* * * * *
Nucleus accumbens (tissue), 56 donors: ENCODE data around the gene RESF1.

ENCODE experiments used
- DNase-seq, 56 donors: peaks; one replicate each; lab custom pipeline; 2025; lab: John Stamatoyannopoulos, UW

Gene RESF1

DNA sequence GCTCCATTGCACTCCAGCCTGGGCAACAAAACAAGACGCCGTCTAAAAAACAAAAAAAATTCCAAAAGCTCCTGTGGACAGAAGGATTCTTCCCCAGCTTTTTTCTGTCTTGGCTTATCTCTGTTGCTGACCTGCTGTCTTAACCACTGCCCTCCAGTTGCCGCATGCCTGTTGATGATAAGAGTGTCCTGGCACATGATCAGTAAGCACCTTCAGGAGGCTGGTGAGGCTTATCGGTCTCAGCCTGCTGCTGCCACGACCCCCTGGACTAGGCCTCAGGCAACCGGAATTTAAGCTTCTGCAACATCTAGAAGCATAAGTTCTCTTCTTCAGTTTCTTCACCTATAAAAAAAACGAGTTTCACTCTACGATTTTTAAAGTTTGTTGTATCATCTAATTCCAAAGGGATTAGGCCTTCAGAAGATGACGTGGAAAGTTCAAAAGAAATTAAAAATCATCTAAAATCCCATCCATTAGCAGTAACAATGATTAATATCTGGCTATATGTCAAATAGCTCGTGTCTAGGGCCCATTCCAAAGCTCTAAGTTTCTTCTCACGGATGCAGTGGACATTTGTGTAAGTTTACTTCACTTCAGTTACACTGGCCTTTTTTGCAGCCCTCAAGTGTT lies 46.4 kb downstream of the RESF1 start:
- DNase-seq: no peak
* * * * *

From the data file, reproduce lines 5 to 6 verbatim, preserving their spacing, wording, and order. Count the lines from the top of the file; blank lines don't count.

DNA sequence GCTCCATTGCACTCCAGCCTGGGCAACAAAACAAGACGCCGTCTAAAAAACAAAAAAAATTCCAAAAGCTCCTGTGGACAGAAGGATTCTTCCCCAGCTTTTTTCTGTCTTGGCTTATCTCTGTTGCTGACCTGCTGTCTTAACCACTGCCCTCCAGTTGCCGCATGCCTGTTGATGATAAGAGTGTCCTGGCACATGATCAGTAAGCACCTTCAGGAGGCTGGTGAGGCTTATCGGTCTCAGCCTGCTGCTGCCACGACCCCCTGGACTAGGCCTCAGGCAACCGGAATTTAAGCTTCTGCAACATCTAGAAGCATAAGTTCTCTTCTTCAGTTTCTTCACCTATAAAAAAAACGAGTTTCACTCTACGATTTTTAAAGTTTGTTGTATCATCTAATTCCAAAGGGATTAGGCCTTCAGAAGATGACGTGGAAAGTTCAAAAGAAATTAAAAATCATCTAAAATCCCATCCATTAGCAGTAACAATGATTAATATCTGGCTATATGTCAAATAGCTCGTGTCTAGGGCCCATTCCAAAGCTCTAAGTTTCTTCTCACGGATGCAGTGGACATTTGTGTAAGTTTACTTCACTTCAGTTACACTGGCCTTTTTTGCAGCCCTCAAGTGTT lies 46.4 kb downstream of the RESF1 start:
- DNase-seq: no peak